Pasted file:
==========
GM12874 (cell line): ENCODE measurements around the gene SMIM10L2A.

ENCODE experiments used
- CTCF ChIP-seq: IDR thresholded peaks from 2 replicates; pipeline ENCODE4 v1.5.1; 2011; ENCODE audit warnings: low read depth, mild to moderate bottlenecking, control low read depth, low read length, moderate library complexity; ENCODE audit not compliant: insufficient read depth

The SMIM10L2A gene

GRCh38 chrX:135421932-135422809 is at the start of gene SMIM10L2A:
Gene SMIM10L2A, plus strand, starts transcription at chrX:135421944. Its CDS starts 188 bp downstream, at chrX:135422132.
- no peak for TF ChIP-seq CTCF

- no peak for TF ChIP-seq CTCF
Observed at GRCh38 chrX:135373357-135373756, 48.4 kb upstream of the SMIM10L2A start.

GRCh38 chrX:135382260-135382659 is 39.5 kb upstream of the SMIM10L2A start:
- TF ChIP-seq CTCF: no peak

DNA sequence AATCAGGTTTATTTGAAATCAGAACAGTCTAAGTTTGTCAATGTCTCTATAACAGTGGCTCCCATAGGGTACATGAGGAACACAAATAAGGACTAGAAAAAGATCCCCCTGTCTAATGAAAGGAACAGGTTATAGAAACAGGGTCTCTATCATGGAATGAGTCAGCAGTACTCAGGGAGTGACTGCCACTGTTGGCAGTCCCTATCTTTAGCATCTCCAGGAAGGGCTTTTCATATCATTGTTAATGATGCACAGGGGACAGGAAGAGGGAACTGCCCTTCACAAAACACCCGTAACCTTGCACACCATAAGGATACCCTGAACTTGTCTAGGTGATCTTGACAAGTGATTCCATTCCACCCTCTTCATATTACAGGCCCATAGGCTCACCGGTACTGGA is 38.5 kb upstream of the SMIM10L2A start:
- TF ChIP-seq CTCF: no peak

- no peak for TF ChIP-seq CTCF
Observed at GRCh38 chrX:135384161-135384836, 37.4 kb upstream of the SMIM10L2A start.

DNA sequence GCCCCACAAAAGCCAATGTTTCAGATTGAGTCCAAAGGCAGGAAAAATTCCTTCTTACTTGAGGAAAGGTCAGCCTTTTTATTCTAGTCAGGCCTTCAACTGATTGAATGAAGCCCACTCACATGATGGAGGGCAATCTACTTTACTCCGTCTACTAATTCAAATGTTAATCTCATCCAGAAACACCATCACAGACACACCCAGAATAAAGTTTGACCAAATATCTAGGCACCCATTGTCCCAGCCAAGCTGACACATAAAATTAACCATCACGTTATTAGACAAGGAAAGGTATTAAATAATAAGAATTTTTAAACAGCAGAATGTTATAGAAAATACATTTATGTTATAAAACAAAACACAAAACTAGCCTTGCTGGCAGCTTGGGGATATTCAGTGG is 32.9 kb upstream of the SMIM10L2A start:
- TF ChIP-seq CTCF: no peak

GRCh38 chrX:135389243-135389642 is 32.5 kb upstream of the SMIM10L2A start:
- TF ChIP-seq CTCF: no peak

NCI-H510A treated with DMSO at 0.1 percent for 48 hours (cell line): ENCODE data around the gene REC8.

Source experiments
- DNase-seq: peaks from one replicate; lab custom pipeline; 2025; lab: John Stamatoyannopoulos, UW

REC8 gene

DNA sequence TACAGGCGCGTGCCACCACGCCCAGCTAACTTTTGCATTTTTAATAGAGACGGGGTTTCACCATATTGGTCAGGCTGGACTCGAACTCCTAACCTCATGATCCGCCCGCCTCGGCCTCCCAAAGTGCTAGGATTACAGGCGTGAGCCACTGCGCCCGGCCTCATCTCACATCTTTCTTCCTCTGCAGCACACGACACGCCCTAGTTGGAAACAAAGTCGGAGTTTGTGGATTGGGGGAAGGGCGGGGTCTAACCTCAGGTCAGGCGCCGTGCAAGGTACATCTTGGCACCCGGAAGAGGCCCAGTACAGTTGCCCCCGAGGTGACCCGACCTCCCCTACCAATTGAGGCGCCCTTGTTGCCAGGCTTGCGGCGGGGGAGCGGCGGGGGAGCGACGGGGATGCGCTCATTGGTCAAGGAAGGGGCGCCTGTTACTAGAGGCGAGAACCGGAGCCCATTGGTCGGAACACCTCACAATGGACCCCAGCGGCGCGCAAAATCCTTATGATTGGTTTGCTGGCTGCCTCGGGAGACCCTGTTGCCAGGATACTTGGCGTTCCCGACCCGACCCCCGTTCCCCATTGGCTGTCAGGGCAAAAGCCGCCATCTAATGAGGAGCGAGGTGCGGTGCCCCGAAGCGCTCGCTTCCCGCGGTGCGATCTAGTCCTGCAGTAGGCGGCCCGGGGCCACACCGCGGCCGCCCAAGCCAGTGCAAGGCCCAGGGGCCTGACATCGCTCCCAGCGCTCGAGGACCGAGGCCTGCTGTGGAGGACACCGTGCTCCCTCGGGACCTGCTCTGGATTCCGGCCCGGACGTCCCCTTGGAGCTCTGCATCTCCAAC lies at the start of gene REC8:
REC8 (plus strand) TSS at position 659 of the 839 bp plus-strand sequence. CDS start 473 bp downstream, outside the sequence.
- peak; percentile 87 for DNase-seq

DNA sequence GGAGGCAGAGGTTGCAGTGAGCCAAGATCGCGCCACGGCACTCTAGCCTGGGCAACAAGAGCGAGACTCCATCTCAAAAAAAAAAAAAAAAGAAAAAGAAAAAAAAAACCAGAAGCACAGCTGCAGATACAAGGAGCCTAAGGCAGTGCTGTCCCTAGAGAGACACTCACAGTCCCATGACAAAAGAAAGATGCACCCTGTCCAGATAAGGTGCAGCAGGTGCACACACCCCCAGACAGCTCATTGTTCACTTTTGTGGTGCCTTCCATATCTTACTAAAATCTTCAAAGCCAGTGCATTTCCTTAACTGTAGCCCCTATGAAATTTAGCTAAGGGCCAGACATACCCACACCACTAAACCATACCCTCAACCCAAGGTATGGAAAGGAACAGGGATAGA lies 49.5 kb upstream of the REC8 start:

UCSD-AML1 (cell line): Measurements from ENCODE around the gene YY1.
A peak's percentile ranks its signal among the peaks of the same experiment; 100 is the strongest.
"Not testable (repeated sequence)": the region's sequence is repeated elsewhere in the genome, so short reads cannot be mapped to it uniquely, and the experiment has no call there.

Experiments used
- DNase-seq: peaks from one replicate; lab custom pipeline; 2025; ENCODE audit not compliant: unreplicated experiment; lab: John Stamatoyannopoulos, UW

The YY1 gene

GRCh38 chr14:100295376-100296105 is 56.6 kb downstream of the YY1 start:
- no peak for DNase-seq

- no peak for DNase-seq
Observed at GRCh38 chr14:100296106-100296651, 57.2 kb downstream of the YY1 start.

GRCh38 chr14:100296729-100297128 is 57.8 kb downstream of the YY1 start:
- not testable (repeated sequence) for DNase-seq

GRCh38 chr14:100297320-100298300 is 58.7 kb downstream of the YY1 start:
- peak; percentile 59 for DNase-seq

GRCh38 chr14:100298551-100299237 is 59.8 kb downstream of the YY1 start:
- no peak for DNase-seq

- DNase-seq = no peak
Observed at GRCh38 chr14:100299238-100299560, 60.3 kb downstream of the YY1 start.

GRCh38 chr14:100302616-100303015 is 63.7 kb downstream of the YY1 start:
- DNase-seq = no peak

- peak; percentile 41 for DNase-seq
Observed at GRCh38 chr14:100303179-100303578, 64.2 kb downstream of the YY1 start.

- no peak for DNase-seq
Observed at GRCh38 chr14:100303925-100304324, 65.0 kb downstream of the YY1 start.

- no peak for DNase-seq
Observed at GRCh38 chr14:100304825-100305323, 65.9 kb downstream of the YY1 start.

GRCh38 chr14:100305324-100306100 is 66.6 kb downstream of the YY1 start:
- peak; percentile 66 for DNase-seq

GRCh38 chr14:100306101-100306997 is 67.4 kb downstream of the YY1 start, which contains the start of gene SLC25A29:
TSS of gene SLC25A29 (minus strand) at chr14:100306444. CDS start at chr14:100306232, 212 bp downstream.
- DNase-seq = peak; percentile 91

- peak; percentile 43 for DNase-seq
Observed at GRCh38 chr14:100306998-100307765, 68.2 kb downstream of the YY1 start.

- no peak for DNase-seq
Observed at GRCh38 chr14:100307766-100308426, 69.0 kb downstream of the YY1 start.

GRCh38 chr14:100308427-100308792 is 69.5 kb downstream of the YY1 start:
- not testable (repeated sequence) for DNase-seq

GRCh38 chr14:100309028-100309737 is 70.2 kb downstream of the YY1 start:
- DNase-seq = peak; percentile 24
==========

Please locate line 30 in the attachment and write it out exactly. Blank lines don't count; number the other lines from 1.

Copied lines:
"Not testable (repeated sequence)": the region's sequence is repeated elsewhere in the genome, so short reads cannot be mapped to it uniquely, and the experiment has no call there.